After our epic adventure high on the Colorado Trail, I collapsed into a semi-comatose state at our default campsite. I say 'default' because the only reason why we camped there was that I couldn't move another inch. I ate and drank and ate and drank... you get the idea. I'd accumulated a tremendous caloric and fluid deficit.
My husband kept mumbling things about "at least you didn't get hurt...". He'd spent the day worried and out running the trails trying to find me. I wish I hadn't worried him so much.
I woke up the next morning feeling about halfway recovered but still excited to explore. We decided to do a pack (my husband, me, and the two dogs) excursion. I rode my mountain bike up the West fork of Pole Creek toward Stony Pass.
The creek has gouged a precipitous canyon through the valley. Although the waters trickled softly on that August day, they must roil and stampede in early summer to create such a groove in the rocky earth.I rode slowly, nursing tired legs from my previous day's adventure, and two bald eagles soared over my head and then along the creek's canyon that the trail paralleled. Their long and elegant wings reached far to each side while their white heads and tails glowed compared to their black bodies. Watching them, however briefly, was magical.As I climbed, the trail repeatedly disappeared into a labyrinth of elk and cattle trails but the prominent creek kept me on track. I came upon three locals resting under a tree, one of whom carried a gun in a holster. My past traumatic experience with a gun and dog led me to grab K's hind end, almost violently, to clip on her leash. I surprised K with my emphatic tackle, and she turned and grabbed my hand in her mouth! Not hard - no broken skin or even any injury - but it's the first time since puppyhood that she's touched her teeth to anyone's skin. The trio of locals turned out to be gentle and friendly cowboys who'd awakened at 4AM to watch the local elk herd, 350-strong, before the elk bedded down for their day-long nap in a dense forest of spruce and firs.
At the creek's highest point, we reached the new Colorado Trail, the same one that I'd traveled the day before, a couple of miles east of Stony Pass. The view awed me, again, although the skies threatened gloomy rain for the first time in days.We looked back down the drainage that we'd just climbed. Even if I get lost every single day in the mountains, I'll still love being high in the thin air and gazing at views like this one.The alpine landscape looked completely novel to me despite having seen it the day before. I think that I had tunnel vision by this point in my epic ride. With fresh eyes, I noticed the gigantic scree slopes created by rocks tumbling down from Canby Mountain. Creeks joined the tumble, and created wildflower wonderlands at their moist bases.One riotous patch contained reds, pinks, purples, blues, and yellows, all within a few yards.Elephantella flowers (Pedicularis groenlandica) proudly reached their trunks toward the sky. I adore the unique shape of these blossoms.Rosy Paintbrushes accentuated the pink in the Elephant flowers.I almost overlooked the Queen's Crown (Sedum rhodanthum) within the riot. They're closely related to Yellow Stonecrop, a flower that I've seen everywhere from the montane to the alpine regions of our mountains.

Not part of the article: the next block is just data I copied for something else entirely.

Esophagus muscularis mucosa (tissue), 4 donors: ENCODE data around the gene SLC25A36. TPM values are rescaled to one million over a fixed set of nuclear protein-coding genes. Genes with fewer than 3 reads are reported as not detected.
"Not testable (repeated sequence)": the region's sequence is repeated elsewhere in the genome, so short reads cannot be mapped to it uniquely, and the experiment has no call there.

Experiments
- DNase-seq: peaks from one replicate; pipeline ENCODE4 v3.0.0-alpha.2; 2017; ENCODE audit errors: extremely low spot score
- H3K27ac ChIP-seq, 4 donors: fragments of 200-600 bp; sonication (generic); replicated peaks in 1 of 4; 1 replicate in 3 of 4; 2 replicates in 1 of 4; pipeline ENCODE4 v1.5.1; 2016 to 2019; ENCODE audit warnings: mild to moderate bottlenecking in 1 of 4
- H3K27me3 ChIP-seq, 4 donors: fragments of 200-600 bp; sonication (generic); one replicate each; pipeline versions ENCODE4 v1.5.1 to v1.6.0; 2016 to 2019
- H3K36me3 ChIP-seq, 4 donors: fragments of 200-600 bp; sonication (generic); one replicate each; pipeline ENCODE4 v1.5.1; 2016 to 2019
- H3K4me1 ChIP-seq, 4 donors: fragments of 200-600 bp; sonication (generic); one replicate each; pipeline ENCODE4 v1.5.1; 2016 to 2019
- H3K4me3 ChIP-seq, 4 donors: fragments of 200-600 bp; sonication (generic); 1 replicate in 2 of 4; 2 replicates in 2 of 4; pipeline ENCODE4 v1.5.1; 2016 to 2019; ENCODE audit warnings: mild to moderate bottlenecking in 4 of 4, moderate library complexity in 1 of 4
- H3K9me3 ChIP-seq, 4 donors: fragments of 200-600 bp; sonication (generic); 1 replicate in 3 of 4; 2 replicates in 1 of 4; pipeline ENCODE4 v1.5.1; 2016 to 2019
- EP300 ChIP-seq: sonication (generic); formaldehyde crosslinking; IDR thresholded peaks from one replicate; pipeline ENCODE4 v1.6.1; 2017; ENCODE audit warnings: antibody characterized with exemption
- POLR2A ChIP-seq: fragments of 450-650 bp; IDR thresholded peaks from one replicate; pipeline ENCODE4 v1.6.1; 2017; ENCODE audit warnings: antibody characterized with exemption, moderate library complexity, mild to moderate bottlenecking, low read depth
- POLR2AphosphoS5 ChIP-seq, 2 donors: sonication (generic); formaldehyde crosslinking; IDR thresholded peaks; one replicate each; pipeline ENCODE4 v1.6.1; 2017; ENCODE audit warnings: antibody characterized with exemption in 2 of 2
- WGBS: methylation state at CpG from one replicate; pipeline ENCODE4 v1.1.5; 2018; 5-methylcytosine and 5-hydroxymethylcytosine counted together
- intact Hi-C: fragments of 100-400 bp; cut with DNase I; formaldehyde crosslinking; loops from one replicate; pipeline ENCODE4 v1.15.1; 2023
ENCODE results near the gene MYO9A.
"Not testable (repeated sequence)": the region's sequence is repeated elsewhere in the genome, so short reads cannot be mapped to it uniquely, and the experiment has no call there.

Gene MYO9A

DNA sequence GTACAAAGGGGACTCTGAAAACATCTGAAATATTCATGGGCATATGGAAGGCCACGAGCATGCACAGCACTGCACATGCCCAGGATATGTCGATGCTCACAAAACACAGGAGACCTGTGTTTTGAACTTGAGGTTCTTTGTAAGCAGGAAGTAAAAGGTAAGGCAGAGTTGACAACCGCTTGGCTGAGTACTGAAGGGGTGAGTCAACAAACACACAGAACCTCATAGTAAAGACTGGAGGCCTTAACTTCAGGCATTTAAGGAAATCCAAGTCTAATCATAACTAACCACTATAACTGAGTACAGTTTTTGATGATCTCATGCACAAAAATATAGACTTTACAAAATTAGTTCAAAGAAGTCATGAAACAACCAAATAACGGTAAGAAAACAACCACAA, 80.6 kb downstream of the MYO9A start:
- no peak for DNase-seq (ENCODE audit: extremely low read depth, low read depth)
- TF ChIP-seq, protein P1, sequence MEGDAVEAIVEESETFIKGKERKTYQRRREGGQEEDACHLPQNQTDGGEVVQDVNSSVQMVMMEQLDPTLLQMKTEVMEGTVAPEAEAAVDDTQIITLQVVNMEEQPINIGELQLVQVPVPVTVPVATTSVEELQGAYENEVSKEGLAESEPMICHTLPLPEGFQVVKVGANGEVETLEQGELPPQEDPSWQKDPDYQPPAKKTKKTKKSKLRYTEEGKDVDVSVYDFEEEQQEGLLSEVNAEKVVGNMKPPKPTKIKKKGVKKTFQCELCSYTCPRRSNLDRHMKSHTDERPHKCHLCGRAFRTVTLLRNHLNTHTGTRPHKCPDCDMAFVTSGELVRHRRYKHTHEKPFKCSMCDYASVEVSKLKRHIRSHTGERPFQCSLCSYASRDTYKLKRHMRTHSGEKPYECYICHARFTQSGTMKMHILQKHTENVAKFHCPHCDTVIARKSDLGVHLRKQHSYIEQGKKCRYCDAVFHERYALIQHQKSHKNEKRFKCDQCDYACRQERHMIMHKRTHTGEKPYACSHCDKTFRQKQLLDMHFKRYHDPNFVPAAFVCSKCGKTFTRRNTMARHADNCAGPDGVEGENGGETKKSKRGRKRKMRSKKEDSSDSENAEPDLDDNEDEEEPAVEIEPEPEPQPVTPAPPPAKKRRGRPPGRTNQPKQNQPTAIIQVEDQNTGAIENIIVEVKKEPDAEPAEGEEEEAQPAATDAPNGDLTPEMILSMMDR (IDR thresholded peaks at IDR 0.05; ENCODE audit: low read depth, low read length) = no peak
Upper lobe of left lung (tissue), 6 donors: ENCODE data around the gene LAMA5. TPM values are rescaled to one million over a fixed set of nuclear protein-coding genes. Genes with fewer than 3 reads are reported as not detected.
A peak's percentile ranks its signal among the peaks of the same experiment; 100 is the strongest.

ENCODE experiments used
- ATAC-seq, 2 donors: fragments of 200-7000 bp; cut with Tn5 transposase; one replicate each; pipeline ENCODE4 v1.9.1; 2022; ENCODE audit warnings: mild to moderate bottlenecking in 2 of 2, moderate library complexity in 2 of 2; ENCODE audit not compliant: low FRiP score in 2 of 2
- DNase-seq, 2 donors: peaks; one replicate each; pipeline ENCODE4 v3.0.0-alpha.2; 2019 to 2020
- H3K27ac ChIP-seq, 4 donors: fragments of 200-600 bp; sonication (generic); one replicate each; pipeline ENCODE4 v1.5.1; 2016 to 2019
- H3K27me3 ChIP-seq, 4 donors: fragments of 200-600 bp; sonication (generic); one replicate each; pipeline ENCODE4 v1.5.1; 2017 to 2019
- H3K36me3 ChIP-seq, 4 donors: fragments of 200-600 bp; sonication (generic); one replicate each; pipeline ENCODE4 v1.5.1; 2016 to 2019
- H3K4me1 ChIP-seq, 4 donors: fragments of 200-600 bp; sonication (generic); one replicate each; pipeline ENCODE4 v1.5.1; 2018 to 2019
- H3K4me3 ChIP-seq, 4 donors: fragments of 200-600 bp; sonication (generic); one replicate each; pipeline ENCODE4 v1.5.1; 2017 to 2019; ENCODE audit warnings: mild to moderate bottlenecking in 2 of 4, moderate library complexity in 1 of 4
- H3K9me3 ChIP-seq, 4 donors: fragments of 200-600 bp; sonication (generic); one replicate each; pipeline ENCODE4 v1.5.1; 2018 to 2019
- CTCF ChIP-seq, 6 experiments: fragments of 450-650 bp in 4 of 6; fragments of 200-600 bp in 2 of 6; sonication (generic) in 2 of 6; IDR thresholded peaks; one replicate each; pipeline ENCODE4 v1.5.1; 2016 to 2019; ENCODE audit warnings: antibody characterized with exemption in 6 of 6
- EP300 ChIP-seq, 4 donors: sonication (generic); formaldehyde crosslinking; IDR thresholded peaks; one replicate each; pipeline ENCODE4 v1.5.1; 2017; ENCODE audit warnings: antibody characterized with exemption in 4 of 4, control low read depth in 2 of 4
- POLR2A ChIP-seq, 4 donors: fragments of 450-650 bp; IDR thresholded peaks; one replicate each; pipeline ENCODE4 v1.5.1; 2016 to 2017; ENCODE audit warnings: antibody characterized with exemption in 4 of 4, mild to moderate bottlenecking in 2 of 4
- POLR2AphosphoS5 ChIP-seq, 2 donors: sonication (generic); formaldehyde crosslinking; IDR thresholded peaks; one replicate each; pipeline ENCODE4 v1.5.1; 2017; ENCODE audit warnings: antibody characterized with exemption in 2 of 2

And, ubiquitous round patches of yellow star-like flowers littered this area. They'd lined every trail I'd traveled so far on our vacation. I think that these one's were Fremont's Senecio (Senecio fremontii) - the species that dominated all of the moist rocky areas I'd traversed.After a relaxing and relatively easy outing, we drove toward Silverton to stock up on supplies and take hot showers. As we drove, I contemplated the previous day's misadventure. I thought about the things that I'd done right and wrong, trying to figure out whether I could've avoided the drama. I came up with a mental list.
Things I did right:
1) I was physically fit. Riding a bike that distance and over those mountains was within my capabilities.
2) I was acclimated to high altitude. Because I live at 8200', exercising at high altitude (12-13,000') all day didn't bother me.
3) I had a detailed topo map and had read 2 guide books about the route. The only problem was that I'd read about the wrong route.
4) I had a Spot Messenger with me so if the situation had become dire, I could've hit the 911 button - which would have sent a 911 message and my GPS coordinates via satellite to the authorities. All of Spot's other functions were useless because my husband didn't have cell phone reception.
5) I had warm cloths in my backpack for an emergency.
Things I did wrong:
1) I didn't bring enough water or water purification tablets. As the Watcher suggested, always carrying a purification tablet in my backpack is hardly going to break my back.
2) I didn't have up-to-date information about the Colorado Trail. I actually checked the publication date on my Colorado Trail Guidebook (2002) and on my National Geographic Topo Map (updated in 2004) - neither seemed too ancient to me. Today, I learned by talking with the managing director of the Colorado Trail Foundation that the trail is constantly being rerouted and improved. I should've checked their website before setting out. By the way, I thought that it was a very nice gesture for this gentleman to contact me after reading my blog account.
3) I didn't have a decent GPS unit.
4) My husband wasn't looking at the same map as I was. When doing point-to-point rides where we need to meet a specific location, we should each have a copy of the same map.
Ways that I was lucky:
1) The weather was good. A lightning storm on that ridge would have been terrifying and perhaps deadly.
2) Very nice people helped me once I arrived at Stony Pass.
All in all, I learned some important lessons without getting hurt. And, I traveled through truly amazing terrain that I'll never forget. Not a bad day, I'd say.